SDG 16 does not directly descend from any particular Millennium Development Goal (MDG). Instead, it builds on underlying concepts from several MDGs and applies them in a different context.  For example, MDG 2 (universal primary education)4 is closely tied to SDG 16.10 (access to information). Education is an important step in providing access to information because the public must be able to understand the information they receive. MDG 4 (reducing child mortality)5 and MDG 6 (combating AIDS, malaria, and other diseases)6 were also closely related to SDG 16.1 (significantly reduce all forms of violence) and SDG 16.2 (end violence against and trafficking of children). SDG 16.1 & 16.2 build upon and expand the concepts of health and safety that were present in MDGs 4 & 6.

The SDGs promotes a more holistic view of health, safety, and rights than the MDGs. Not only do the SDGs continue to promote bodily health (SDG 3), SDG 16 seeks to fight violence (SDGs 16.1 & 16.2) which helps prevent other forms of danger or death. SDG 16.2 also places a special emphasis on children – a group that is particularly at risk.

Children, especially experiencing like the Rohingya in Myanmar, are particularly at risk when institutional frameworks fail. Photo by UN Women/Allison Joyce, Flickr. Licensed under CC BY-NC-ND 2.0.

SDG 16 is also interlinked with many other SDGs. For example, the underlying concepts of health and safety present in targets 16.1 (significantly reduce all forms of violence) and 16.2 (end violence against and trafficking of children) are also present in SDG 1 (No poverty), SDG 2 (Zero hunger),7 and SDG 3 (Good health and well-being).8 Furthermore, targets 16.B and 16.7 promote notions of equality and inclusiveness that are present in SDG 5 (Gender equality)9 and SDG 10 (reduced inequalities).10

Regionalisation and Localisation

Little progress has been made on the implementation of SDG 16 in the Lower Mekong Countries. The 2015 SDG baseline report noted that progress on SDG 16 in ASEAN, including the LMCs, was behind schedule in 2015.11 The subsequent 2017 SDG progress report showed that there had actually been regression since 2000 which completely erased the progress that had already been made.12 While it is hard to measure exact progress given the lack of data, discussed below, it is clear that significant change is necessary if SDG 16 is to be achieved.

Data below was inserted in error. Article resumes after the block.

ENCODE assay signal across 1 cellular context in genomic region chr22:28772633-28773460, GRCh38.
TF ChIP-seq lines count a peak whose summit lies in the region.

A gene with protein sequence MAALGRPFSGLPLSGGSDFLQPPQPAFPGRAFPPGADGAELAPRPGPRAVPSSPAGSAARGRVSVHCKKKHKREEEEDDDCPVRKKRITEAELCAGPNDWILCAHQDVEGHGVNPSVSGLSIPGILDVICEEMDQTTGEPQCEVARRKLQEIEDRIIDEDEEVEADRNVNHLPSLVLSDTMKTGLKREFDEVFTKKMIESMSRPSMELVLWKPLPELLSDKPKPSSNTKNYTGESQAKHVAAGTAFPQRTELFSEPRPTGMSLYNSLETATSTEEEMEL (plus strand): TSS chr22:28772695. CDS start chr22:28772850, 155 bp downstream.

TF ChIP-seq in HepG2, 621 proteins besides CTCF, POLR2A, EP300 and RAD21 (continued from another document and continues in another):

The countries of Asia and the Pacific recognize the importance of the 2030 agenda for sustainable development. As such, they created a roadmap for its implementation which was adopted during ESCAP’s 73rd Commission Session.13 This road map “recognizes that sustainable development must be underpinned by peaceful and inclusive societies, addressing inequality, and by good governance.”14 However, the priority areas outlined in the roadmap are said to underline a list of major issues in the region which do not specifically include peace, justice, or strong institutions.15

The regional roadmap addresses several issues surrounding the implementation of the SDGs, and it provides several opportunities for regional cooperation for each of them. One issue plaguing successful monitoring and evaluation of the SDGs is availability of data. The roadmap recognizes this issue and proposes several opportunities for regional cooperation to help resolve it.16 However, it is not clear that there has been any actual commitment by countries in the region to take advantage of these opportunities. Another issue obstructing successful implementation of the SDGs is finance. The roadmap also proposes several opportunities for regional cooperation regarding finance, but again, it is not clear that there is any concrete commitment by countries in the region to take advantage of these opportunities.17

Means of Implementation

SDG 16 requires a vast array of resources from both the country and regional levels, including financing, technology, capacity, and trade.18 SDG 16 also requires a large commitment to fix deep systematic issues.

The countries in ASEAN have specifically recognized the importance of financing the 2030 Sustainable Development agenda.19 Regional partnerships are extremely important to financing the SDGs, but ultimately, financing will need to be country driven.20 While financing for SDG 16 is not necessarily as large in scale as it is for other SDGs that require large infrastructure investments, it is still quite important.